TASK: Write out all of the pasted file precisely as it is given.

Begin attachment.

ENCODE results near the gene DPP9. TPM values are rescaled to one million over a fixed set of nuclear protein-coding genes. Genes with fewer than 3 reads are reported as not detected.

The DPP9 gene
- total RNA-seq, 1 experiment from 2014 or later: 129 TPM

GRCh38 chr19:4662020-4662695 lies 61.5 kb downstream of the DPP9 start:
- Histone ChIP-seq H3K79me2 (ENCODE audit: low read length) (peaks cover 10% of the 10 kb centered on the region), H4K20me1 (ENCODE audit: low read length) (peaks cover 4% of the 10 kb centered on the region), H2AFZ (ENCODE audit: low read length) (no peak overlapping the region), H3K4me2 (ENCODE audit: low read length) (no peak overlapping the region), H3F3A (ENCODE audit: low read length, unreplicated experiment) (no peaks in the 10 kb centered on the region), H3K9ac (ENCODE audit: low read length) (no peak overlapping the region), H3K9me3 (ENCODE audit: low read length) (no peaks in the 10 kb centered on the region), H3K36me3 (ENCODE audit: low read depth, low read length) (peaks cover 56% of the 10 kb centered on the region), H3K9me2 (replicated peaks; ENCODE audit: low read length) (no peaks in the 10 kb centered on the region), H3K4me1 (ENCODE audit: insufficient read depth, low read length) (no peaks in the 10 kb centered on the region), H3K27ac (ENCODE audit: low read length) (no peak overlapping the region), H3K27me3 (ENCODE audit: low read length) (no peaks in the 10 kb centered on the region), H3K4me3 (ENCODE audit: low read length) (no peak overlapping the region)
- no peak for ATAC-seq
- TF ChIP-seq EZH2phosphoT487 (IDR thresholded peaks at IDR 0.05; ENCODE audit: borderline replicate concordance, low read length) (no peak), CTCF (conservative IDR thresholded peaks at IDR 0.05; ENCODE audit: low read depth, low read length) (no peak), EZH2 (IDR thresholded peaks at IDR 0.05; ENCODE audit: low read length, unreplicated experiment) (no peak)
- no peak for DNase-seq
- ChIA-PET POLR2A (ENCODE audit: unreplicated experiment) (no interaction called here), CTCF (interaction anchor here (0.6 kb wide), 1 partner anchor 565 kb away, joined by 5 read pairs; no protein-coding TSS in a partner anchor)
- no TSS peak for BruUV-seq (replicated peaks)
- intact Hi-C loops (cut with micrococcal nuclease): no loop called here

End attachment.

ENCODE results near the gene DPP9. TPM values are rescaled to one million over a fixed set of nuclear protein-coding genes. Genes with fewer than 3 reads are reported as not detected.

The DPP9 gene
- total RNA-seq, 1 experiment from 2014 or later: 129 TPM

GRCh38 chr19:4662020-4662695 lies 61.5 kb downstream of the DPP9 start:
- Histone ChIP-seq H3K79me2 (ENCODE audit: low read length) (peaks cover 10% of the 10 kb centered on the region), H4K20me1 (ENCODE audit: low read length) (peaks cover 4% of the 10 kb centered on the region), H2AFZ (ENCODE audit: low read length) (no peak overlapping the region), H3K4me2 (ENCODE audit: low read length) (no peak overlapping the region), H3F3A (ENCODE audit: low read length, unreplicated experiment) (no peaks in the 10 kb centered on the region), H3K9ac (ENCODE audit: low read length) (no peak overlapping the region), H3K9me3 (ENCODE audit: low read length) (no peaks in the 10 kb centered on the region), H3K36me3 (ENCODE audit: low read depth, low read length) (peaks cover 56% of the 10 kb centered on the region), H3K9me2 (replicated peaks; ENCODE audit: low read length) (no peaks in the 10 kb centered on the region), H3K4me1 (ENCODE audit: insufficient read depth, low read length) (no peaks in the 10 kb centered on the region), H3K27ac (ENCODE audit: low read length) (no peak overlapping the region), H3K27me3 (ENCODE audit: low read length) (no peaks in the 10 kb centered on the region), H3K4me3 (ENCODE audit: low read length) (no peak overlapping the region)
- no peak for ATAC-seq
- TF ChIP-seq EZH2phosphoT487 (IDR thresholded peaks at IDR 0.05; ENCODE audit: borderline replicate concordance, low read length) (no peak), CTCF (conservative IDR thresholded peaks at IDR 0.05; ENCODE audit: low read depth, low read length) (no peak), EZH2 (IDR thresholded peaks at IDR 0.05; ENCODE audit: low read length, unreplicated experiment) (no peak)
- no peak for DNase-seq
- ChIA-PET POLR2A (ENCODE audit: unreplicated experiment) (no interaction called here), CTCF (interaction anchor here (0.6 kb wide), 1 partner anchor 565 kb away, joined by 5 read pairs; no protein-coding TSS in a partner anchor)
- no TSS peak for BruUV-seq (replicated peaks)
- intact Hi-C loops (cut with micrococcal nuclease): no loop called here